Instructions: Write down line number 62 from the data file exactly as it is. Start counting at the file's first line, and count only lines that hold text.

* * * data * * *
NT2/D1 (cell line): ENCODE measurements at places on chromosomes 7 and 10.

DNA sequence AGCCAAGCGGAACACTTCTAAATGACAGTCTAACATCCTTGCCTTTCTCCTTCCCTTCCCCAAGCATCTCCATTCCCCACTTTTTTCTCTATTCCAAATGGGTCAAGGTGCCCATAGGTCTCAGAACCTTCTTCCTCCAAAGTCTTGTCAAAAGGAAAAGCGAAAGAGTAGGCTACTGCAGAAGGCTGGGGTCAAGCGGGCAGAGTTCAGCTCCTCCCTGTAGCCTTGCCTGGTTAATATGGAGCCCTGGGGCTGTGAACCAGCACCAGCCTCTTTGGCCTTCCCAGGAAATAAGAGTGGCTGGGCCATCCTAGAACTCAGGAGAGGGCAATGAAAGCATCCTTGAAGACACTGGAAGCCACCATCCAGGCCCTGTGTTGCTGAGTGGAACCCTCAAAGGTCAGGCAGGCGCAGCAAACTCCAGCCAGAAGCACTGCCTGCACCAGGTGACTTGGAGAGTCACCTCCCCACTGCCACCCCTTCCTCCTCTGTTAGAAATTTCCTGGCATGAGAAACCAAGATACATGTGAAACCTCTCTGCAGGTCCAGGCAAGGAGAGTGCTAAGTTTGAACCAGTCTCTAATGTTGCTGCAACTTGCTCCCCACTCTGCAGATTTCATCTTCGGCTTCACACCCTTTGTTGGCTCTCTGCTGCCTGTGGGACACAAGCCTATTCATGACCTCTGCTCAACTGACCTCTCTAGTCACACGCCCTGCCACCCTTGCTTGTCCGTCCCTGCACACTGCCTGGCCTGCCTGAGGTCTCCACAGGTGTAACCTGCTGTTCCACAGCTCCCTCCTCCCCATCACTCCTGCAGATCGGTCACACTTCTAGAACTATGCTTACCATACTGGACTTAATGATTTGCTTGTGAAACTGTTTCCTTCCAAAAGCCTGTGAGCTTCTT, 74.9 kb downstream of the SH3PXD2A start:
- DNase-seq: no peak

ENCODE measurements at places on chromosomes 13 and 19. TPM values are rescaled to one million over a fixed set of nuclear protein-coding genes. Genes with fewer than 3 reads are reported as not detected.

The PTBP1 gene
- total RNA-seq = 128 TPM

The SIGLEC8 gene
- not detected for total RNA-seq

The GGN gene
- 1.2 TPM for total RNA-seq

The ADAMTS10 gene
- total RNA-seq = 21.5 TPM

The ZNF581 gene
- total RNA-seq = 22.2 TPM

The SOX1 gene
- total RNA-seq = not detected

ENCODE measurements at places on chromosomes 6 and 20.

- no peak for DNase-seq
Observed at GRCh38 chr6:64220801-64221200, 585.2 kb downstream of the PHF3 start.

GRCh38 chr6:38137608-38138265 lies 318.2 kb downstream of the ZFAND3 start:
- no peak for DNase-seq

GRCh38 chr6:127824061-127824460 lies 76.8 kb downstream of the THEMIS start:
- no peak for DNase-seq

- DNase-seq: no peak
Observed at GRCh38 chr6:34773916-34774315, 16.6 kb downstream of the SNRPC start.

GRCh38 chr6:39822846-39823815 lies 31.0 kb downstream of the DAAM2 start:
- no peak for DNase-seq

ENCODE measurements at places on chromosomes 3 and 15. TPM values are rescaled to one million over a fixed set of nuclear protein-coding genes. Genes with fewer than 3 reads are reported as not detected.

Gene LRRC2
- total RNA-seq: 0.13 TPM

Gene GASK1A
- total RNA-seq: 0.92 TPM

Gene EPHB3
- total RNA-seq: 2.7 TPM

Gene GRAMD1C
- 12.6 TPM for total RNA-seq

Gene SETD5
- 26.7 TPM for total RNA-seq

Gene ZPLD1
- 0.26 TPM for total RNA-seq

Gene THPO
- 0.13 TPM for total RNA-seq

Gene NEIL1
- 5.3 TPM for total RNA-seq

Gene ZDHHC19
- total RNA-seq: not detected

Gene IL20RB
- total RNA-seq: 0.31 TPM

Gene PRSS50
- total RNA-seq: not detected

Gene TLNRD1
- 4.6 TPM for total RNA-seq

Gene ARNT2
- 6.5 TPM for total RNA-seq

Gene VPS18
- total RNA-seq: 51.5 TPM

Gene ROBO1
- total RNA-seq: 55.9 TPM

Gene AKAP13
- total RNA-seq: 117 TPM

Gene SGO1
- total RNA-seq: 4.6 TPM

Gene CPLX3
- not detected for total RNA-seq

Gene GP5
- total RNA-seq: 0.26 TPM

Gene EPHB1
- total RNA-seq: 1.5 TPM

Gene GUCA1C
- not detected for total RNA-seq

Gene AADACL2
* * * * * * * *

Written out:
- total RNA-seq: 4.6 TPM